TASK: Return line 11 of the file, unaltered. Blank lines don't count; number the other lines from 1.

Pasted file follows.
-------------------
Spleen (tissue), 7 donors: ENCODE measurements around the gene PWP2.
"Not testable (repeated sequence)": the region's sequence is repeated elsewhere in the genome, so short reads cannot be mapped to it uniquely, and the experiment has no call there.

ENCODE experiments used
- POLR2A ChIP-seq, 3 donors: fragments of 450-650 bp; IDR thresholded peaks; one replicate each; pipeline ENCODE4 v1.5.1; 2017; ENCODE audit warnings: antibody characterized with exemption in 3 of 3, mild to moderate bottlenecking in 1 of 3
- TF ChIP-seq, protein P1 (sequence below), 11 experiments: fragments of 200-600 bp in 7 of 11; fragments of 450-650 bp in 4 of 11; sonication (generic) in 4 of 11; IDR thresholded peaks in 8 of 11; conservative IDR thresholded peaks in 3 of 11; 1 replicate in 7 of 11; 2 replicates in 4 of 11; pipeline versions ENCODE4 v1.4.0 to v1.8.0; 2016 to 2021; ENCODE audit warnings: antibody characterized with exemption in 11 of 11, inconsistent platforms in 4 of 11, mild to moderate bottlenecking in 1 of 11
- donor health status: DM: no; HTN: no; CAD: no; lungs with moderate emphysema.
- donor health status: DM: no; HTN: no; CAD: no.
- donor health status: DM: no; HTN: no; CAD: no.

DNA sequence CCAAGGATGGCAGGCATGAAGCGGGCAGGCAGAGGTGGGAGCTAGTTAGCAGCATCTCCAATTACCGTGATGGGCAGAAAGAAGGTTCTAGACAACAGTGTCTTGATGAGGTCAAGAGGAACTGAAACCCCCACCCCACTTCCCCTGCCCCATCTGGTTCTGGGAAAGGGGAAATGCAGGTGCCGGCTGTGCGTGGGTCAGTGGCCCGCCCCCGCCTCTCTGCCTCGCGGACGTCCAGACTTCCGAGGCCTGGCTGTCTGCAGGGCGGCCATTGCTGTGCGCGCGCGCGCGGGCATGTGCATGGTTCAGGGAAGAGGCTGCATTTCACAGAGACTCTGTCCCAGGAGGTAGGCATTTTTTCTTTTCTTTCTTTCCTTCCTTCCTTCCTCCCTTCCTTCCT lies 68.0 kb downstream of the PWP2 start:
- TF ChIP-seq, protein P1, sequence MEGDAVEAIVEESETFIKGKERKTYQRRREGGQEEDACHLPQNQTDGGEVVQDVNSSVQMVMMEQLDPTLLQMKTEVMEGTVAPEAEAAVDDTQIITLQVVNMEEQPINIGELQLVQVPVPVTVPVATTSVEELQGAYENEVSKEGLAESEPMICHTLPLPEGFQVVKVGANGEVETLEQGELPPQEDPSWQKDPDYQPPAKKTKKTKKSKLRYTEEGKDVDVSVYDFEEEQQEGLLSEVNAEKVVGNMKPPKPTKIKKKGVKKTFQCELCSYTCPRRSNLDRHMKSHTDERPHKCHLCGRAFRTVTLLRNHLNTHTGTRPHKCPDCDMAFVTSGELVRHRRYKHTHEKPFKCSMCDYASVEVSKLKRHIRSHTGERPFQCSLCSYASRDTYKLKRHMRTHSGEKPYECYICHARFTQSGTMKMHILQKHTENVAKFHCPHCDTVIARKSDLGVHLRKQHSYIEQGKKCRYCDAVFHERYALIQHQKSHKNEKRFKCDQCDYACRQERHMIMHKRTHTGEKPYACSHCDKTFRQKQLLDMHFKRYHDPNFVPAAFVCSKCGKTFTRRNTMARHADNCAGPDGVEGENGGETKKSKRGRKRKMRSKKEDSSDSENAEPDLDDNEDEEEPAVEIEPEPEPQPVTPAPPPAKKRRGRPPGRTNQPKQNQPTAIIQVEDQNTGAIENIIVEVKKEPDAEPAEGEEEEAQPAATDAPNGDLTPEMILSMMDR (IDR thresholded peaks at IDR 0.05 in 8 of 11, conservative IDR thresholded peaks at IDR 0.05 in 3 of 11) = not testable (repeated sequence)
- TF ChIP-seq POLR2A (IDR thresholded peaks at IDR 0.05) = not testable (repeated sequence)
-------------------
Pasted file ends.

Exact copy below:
- TF ChIP-seq POLR2A (IDR thresholded peaks at IDR 0.05) = not testable (repeated sequence)